The political shape of the postwar world was set at the YALTA CONFERENCE (February 1945) between Roosevelt, Joseph Stalin, and Winston Churchill. Soviet occupation of Eastern European countries overrun by the Red Army was accepted, in return for a pledge to allow democratic governments to rise within them. Soviet and Allied occupation zones in Germany were established, with Berlin, deep in the Soviet zone, to be jointly administered. In return for Soviet assistance in the invasion of Japan (which was eventually not needed), it was agreed that certain possessions in the Far East and rights in Manchuria, lost to the Japanese long before, would be restored to the USSR. Soon it was clear that the kind of democratic government envisioned by the Americans was not going to be allowed in the East European countries under Soviet control. Nor, as the Soviets pointed out, was the United States ready to admit the Soviets to any role in the occupation and government of Japan, whose internal constitution and economy were rearranged to fit American desires under Gen. Douglas MACARTHUR.
The breach widened steadily. Charges and countercharges were directed back and forth, the Soviets and Americans interpreting each others actions in the worst possible light. Americans became convinced that the Soviets were thrusting out in every direction, seeking to communize not only the Soviet-occupied countries, but also Turkey, Greece, and Western Europe. In February 1946, Stalin declared in Moscow that there could never be a lasting peace with capitalism. Shortly thereafter, Churchill warned of the "iron curtain" that had descended across the middle of Europe. The COLD WAR had begun.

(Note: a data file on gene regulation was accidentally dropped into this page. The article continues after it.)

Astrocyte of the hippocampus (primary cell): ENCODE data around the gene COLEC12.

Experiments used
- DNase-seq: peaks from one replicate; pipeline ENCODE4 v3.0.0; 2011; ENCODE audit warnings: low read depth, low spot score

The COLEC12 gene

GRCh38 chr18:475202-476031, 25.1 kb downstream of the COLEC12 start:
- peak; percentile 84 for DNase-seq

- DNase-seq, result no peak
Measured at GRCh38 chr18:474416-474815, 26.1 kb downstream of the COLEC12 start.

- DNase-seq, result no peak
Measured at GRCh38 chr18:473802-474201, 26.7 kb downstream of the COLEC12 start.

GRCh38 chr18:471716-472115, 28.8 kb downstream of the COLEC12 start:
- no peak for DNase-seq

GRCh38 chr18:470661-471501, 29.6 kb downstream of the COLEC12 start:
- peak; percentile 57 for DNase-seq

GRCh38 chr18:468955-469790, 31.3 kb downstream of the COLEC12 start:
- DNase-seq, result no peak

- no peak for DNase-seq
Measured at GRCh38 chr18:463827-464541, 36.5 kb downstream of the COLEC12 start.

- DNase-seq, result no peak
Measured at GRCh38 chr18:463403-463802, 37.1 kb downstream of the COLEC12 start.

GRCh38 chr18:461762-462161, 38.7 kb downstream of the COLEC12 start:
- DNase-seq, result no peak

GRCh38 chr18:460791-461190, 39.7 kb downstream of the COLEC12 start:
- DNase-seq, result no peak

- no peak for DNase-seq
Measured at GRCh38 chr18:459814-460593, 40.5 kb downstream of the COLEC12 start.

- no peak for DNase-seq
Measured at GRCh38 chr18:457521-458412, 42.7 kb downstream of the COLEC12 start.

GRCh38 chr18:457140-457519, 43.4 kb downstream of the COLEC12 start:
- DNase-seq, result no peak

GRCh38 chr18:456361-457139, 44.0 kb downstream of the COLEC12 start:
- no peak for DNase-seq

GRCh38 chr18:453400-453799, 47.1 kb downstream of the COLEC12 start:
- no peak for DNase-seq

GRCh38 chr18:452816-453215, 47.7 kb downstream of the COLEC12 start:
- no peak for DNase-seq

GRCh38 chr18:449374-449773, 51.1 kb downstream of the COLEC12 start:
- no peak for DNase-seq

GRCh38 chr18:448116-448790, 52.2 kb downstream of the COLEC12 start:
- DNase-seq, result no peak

In March 1947, Truman asked Congress for funds to shore up Turkey and Greece, both under Soviet pressure, and announced the Truman Doctrine: that "it must be the policy of the United States to support free peoples who are resisting attempted subjugation by armed minorities or by outside pressures." Then the MARSHALL PLAN (named for George C. MARSHALL, U.S. chief of staff during the war and at this time secretary of state), approved by Congress in April 1948, sent $12 billion to the devastated countries of Europe to help them rebuild and fend off the despair on which communism was believed to feed.
True to its Democratic tradition, the Truman administration stressed multilateral diplomacy; that is, the building of an international order based on joint decision making. Nationalism, it was believed, must be tamed. The United Nations received strong American support. Meanwhile, the United States continued the drive toward a lowering of world tariffs (begun in the 1930s). During the war, all recipients of Lend-Leas